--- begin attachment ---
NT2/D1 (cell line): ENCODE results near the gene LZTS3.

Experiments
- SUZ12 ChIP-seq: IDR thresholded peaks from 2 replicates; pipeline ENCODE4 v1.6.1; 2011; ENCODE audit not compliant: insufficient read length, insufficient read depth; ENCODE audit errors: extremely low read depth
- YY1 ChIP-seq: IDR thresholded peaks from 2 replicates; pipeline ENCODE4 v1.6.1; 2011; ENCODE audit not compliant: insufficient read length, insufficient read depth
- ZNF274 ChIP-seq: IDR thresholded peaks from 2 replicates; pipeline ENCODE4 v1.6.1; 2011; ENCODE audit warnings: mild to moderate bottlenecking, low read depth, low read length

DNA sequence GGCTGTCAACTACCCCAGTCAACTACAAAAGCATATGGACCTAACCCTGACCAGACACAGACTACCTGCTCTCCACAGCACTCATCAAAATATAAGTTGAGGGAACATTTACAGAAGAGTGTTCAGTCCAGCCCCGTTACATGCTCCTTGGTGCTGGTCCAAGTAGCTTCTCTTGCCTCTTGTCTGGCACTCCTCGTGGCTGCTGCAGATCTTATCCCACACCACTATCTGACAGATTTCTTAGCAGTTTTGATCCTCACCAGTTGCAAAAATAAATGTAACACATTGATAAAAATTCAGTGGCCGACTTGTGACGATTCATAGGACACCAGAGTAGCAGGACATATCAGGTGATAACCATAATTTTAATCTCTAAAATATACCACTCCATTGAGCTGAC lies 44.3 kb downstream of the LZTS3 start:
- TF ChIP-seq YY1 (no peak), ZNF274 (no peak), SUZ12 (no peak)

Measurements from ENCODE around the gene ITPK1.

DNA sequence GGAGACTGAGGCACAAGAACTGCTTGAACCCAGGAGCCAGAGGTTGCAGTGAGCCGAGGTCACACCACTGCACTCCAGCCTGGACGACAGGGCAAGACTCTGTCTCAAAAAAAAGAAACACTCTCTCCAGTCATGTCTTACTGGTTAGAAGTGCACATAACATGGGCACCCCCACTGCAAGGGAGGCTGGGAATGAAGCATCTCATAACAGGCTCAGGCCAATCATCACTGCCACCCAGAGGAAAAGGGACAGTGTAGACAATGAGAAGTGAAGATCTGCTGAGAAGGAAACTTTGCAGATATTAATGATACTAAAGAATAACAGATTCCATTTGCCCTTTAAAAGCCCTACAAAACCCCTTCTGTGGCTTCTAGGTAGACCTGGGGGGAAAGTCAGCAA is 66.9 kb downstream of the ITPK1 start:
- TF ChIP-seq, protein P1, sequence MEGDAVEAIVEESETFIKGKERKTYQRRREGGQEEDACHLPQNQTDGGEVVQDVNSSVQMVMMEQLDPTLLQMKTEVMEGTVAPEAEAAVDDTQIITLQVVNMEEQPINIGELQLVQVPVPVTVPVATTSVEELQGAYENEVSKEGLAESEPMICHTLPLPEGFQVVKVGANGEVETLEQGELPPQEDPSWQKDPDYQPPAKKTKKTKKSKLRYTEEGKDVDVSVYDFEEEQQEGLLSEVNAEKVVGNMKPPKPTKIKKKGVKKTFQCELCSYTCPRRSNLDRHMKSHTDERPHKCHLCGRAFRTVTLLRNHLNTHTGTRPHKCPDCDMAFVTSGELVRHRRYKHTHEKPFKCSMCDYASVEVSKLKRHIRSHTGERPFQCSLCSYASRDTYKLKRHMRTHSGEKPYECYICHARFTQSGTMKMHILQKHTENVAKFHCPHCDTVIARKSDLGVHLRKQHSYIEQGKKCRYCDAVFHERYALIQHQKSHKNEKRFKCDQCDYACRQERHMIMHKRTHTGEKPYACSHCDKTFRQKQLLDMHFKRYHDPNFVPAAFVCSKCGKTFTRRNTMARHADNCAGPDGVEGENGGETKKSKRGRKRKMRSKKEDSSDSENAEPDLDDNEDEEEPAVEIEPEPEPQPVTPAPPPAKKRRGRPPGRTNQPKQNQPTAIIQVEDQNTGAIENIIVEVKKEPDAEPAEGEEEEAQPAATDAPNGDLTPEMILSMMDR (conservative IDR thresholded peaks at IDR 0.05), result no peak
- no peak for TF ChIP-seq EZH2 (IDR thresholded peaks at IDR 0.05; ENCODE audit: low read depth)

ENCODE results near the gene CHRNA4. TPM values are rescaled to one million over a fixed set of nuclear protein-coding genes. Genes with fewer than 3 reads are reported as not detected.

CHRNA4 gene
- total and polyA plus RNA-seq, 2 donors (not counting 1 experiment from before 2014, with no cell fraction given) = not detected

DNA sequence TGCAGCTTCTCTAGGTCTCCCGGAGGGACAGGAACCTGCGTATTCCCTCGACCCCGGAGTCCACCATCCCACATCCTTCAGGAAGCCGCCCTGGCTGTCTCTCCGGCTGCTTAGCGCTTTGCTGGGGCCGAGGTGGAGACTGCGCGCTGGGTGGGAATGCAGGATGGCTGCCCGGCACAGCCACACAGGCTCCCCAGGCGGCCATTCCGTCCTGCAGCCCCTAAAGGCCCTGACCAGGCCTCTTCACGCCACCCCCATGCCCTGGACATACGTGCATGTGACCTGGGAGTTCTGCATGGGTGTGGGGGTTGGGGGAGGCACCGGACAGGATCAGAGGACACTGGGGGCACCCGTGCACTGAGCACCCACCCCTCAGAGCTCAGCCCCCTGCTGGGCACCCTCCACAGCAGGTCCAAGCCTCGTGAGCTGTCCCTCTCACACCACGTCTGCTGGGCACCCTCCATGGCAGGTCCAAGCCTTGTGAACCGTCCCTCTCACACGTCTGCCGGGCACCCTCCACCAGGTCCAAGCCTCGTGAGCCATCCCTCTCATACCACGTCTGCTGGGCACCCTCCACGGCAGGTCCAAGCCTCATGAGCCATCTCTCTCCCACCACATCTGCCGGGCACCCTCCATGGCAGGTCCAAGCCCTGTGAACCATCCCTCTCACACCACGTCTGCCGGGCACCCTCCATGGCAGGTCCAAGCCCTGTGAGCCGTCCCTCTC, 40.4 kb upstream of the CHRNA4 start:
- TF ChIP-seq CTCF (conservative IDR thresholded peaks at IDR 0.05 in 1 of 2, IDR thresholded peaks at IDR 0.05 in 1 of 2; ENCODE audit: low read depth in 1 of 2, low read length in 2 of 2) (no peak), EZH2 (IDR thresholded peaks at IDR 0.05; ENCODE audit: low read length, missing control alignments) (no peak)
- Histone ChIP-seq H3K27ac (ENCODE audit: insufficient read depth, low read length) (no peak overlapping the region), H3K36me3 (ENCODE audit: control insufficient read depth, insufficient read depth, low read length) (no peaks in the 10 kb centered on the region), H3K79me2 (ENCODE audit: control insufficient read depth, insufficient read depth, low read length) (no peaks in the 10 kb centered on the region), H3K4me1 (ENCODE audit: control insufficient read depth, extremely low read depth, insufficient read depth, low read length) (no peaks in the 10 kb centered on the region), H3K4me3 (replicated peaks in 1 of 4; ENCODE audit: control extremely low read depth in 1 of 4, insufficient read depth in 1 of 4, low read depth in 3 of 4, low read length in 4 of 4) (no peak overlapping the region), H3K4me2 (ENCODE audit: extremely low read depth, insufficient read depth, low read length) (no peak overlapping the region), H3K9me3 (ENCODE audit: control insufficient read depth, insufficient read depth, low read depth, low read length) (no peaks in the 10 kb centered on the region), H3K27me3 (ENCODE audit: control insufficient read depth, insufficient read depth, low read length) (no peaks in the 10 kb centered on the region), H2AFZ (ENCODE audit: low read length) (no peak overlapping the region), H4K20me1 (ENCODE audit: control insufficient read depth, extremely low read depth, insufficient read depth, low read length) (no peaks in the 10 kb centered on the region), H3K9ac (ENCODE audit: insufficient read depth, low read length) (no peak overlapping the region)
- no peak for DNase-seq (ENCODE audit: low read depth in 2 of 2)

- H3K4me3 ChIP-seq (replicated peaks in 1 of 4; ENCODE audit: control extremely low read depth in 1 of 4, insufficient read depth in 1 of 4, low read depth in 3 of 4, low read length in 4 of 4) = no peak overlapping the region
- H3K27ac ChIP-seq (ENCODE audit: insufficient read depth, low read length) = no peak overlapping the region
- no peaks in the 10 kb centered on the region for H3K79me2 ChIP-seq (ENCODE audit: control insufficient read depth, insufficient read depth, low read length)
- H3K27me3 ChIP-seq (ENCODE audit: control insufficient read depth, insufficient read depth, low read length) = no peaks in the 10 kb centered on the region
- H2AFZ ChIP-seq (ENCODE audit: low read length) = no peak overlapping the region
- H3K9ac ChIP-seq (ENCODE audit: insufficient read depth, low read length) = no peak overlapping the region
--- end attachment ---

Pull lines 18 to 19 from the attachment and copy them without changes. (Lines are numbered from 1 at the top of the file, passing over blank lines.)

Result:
- no peak for DNase-seq (ENCODE audit: low read depth in 2 of 2)

- H3K4me3 ChIP-seq (replicated peaks in 1 of 4; ENCODE audit: control extremely low read depth in 1 of 4, insufficient read depth in 1 of 4, low read depth in 3 of 4, low read length in 4 of 4) = no peak overlapping the region